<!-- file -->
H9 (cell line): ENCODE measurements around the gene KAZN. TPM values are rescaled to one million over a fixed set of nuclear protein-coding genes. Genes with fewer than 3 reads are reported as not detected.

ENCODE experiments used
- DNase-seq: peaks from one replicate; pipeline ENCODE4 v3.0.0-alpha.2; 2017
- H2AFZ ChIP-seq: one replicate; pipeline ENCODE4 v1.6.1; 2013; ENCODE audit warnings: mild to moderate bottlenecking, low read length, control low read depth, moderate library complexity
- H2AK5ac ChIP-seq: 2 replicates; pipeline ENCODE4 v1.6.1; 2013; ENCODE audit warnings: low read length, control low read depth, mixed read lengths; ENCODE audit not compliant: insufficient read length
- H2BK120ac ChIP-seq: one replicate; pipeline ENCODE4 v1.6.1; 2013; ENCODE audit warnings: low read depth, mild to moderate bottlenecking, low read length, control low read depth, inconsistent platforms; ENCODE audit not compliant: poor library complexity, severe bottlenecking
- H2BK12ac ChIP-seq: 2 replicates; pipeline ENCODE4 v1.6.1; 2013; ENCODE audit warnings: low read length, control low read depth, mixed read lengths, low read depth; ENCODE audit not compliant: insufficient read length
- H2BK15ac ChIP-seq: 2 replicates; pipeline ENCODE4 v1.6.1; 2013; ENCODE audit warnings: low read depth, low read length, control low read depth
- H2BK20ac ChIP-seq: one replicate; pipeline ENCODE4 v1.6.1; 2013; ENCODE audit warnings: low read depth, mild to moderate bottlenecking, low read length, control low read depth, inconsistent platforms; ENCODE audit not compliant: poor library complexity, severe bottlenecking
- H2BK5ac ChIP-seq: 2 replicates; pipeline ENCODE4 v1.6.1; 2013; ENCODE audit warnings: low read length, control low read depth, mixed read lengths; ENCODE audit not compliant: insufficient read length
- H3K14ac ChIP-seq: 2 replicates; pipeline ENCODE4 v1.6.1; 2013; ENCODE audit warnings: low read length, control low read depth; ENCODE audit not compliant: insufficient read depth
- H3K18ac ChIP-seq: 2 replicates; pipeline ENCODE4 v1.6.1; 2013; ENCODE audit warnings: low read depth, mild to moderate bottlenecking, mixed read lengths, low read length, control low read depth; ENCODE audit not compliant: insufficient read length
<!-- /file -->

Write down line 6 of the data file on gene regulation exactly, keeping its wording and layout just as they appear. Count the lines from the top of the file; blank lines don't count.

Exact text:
- H2BK120ac ChIP-seq: one replicate; pipeline ENCODE4 v1.6.1; 2013; ENCODE audit warnings: low read depth, mild to moderate bottlenecking, low read length, control low read depth, inconsistent platforms; ENCODE audit not compliant: poor library complexity, severe bottlenecking